Opal Sunset: Selected poems, 1958–2008) --
Windows is shutting down, and grammar are
On their last leg. So what am we to do?
A letter of complaint go just so far,
Proving the only one in step are you.
Better, perhaps, to simply let it goes.
A sentence have to be screwed pretty bad
Before they gets to where you doesnt knows
The meaning what it must be meant to had.
The meteor have hit. Extinction spread,
But evolution do not stop for that.
A mutant languages rise from the dead
And all them rules is suddenly old hat.
Too bad for we, us what has had so long
The best seat from the only game in town.
But there it am, and whom can say its wrong?
Those are the break. Windows is shutting down.
by Clive James from Opal Sunset: Selected poems, 1958–2008
Sunday, September 28, 2008
2 medium acorn squash (about 1 ¼ lb each), halved and seeded
5 teaspoons olive oil, divided
¼ teaspoon kosher salt, plus extra for seasoning
freshly ground pepper
2 garlic cloves, minced
1 – 15 oz can of black beans, drained
2/3 cup toasted and chopped pecans (in a pinch, substitute pistachios, pine nuts, or pepitas)
1 large tomato (about 6 oz), diced
2 scallions thinly sliced
2.5 oz feta cheese (not mild)
1 teaspoon minced chipotle pepper (from a can in adobo sauce)
1. Preheat oven to 425 degrees and adjust the oven rack to the middle position. Place parchment paper or foil in a rimmed baking sheet.
2. Brush cut sides and cavity of the squash with 2 teaspoons of oil. Then, season with salt and pepper. Place the cut side down on the prepared baking sheet. Bake for 30 to 40 minutes until tender, but do not pierce the flesh with a fork. Turn the cut side up.
3. Meanwhile, sauté the garlic, until soft, on low heat with the remaining 3 teaspoons of oil about 3 to 5 minutes. Stir the garlic occasionally so as not to let the garlic brown.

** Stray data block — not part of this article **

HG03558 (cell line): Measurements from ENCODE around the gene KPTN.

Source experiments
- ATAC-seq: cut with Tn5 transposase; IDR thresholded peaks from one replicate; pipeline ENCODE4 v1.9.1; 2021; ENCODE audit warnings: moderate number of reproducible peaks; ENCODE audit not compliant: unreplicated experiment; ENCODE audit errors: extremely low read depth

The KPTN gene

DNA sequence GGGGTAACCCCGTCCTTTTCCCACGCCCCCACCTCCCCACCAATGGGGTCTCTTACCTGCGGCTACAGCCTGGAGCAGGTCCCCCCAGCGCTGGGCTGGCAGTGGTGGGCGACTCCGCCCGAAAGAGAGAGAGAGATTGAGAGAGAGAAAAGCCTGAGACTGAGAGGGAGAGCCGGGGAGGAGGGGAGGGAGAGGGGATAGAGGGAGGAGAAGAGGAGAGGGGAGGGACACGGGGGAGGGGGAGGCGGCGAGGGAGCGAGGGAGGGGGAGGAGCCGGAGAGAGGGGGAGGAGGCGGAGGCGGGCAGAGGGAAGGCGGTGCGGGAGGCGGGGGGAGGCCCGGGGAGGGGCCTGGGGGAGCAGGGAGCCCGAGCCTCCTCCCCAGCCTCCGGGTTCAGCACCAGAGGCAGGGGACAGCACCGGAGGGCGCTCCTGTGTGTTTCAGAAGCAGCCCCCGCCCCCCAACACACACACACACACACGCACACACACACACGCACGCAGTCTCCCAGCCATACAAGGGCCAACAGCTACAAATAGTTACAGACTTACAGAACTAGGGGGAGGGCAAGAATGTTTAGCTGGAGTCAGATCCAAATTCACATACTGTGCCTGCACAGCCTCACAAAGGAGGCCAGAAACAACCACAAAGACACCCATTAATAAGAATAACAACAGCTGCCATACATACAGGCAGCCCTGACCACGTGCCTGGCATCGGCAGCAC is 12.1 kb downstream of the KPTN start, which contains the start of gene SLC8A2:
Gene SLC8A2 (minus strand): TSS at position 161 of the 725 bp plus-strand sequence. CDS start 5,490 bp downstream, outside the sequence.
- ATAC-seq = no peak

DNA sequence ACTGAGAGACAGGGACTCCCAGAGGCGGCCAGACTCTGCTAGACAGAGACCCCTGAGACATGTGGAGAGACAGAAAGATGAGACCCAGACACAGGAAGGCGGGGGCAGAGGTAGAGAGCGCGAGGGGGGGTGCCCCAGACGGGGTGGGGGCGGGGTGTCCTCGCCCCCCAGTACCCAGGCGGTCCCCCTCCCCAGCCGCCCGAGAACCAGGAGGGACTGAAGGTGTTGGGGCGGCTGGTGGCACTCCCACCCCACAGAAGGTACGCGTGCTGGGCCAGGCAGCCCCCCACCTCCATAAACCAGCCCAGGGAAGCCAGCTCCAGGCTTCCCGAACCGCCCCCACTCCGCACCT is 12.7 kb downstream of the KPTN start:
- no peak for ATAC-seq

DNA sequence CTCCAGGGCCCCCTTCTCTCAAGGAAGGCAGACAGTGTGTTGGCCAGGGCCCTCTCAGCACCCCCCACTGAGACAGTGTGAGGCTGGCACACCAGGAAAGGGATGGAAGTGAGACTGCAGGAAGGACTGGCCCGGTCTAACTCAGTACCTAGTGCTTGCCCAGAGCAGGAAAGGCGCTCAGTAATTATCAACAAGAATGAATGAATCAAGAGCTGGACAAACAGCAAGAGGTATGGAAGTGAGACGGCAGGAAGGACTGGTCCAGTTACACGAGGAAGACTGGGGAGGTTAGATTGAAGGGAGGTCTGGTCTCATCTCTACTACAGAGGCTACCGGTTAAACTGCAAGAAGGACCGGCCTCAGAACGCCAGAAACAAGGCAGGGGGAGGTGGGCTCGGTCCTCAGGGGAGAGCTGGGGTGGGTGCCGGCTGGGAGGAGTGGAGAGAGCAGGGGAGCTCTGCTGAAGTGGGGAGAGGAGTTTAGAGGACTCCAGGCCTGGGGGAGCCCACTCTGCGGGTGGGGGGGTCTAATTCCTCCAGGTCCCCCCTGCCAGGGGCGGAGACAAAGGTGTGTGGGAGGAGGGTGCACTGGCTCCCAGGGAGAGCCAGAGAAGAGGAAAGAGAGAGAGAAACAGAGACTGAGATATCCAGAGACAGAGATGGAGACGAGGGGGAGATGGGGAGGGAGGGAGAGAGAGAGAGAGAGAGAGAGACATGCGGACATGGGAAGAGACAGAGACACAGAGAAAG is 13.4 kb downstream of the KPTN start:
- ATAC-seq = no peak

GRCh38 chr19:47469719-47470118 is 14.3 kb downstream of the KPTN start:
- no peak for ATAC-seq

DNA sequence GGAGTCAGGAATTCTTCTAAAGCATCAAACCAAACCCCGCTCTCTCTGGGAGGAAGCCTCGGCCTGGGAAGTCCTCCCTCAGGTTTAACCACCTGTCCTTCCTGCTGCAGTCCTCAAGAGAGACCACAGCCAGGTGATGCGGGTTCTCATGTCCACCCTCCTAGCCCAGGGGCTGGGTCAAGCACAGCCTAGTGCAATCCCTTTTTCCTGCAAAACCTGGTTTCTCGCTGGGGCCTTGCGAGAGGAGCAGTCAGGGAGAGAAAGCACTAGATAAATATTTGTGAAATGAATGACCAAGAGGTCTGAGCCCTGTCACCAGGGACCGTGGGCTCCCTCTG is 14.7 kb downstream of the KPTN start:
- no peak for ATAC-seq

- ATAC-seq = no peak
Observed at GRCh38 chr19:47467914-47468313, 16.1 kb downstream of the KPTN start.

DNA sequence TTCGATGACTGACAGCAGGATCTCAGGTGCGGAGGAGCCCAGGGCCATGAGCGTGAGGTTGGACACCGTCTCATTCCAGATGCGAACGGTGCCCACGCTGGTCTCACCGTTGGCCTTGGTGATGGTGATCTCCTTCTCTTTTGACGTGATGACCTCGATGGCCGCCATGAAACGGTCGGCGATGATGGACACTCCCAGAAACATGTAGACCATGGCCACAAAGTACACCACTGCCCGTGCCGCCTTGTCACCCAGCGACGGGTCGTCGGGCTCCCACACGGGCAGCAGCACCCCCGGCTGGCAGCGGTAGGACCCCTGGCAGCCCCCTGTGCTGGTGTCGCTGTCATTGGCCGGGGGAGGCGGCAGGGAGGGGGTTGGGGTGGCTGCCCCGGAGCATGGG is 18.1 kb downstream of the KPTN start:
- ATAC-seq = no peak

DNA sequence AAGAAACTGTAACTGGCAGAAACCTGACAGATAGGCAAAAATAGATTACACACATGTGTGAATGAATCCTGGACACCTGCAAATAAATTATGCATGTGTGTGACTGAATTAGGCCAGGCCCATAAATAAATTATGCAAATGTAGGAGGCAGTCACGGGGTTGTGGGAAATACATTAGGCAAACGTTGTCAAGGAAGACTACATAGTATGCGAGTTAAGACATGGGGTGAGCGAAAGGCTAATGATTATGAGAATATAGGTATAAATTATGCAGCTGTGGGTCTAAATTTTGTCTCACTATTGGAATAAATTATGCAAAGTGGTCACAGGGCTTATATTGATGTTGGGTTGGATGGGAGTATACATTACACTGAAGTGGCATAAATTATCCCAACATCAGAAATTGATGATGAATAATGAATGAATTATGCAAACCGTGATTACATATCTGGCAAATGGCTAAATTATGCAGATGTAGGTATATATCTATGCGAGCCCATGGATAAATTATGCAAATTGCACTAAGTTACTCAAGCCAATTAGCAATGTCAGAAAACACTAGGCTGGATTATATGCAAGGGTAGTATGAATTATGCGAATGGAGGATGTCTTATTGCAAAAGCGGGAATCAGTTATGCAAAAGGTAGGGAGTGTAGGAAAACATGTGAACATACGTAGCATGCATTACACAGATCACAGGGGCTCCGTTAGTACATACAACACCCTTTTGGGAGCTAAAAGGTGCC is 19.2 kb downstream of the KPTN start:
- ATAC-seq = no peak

4. Now, mix the garlic and the remaining ingredients in a medium bowl. Spoon this mixture into the cavities of the squashes, pressing down gently on the filling to mound as much into each squash as possible.
5. Bake the stuffed squashes 10 – 12 minutes in the oven (you do not want the beans to burn but some of their skins will probably split.
***Acorn squash is considered a “winter” squash even though it belongs to the same species as “summer” squashes, such as zucchini. The terms “summer” and “winter” squash are actually designations which were more important back when people actually ate what was in season. Thus, “winter” squashes earned this title if they would keep until December. Acorn squash should be stored in a cool, dark, and well-ventilated place and will keep for up to one month.
**Acorn squash is usually baked but can also be sautéed, boiled, or steamed. They have a sweet, golden, and slightly fibrous flesh. The seeds can also be toasted and eaten much like pumpkin seeds.
*Although acorn squash does not contain as much beta-carotene as other “winter” squashes, they are a great source of fiber and potassium.
Recipe by Cristina Paul